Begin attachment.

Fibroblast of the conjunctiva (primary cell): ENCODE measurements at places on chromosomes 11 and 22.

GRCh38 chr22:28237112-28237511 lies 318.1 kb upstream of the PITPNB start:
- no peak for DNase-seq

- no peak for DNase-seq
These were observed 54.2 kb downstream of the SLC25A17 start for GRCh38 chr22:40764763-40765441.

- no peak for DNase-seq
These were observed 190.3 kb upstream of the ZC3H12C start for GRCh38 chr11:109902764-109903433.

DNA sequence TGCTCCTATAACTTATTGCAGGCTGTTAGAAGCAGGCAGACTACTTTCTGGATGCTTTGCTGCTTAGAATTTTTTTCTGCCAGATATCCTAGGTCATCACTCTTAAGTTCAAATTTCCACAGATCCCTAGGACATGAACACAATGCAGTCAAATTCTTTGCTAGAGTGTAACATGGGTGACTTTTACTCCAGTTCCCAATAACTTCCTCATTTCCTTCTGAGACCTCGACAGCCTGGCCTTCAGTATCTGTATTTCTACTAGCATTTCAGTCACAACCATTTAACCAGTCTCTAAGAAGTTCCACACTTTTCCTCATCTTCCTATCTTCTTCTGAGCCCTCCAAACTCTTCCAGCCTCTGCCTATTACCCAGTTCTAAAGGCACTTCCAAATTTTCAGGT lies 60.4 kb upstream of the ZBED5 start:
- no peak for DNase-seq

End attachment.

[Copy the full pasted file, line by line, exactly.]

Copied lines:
Fibroblast of the conjunctiva (primary cell): ENCODE measurements at places on chromosomes 11 and 22.

GRCh38 chr22:28237112-28237511 lies 318.1 kb upstream of the PITPNB start:
- no peak for DNase-seq

- no peak for DNase-seq
These were observed 54.2 kb downstream of the SLC25A17 start for GRCh38 chr22:40764763-40765441.

- no peak for DNase-seq
These were observed 190.3 kb upstream of the ZC3H12C start for GRCh38 chr11:109902764-109903433.

DNA sequence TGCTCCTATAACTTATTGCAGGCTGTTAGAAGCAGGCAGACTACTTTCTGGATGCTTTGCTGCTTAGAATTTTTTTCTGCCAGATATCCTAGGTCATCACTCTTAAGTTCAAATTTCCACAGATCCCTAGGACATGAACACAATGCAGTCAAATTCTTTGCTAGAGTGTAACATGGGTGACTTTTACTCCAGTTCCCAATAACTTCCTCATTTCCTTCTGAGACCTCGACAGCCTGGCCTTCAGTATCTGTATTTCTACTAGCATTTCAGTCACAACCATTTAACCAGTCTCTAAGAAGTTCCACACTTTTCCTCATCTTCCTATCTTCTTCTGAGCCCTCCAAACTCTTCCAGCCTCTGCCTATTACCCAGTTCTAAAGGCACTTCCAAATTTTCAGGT lies 60.4 kb upstream of the ZBED5 start:
- no peak for DNase-seq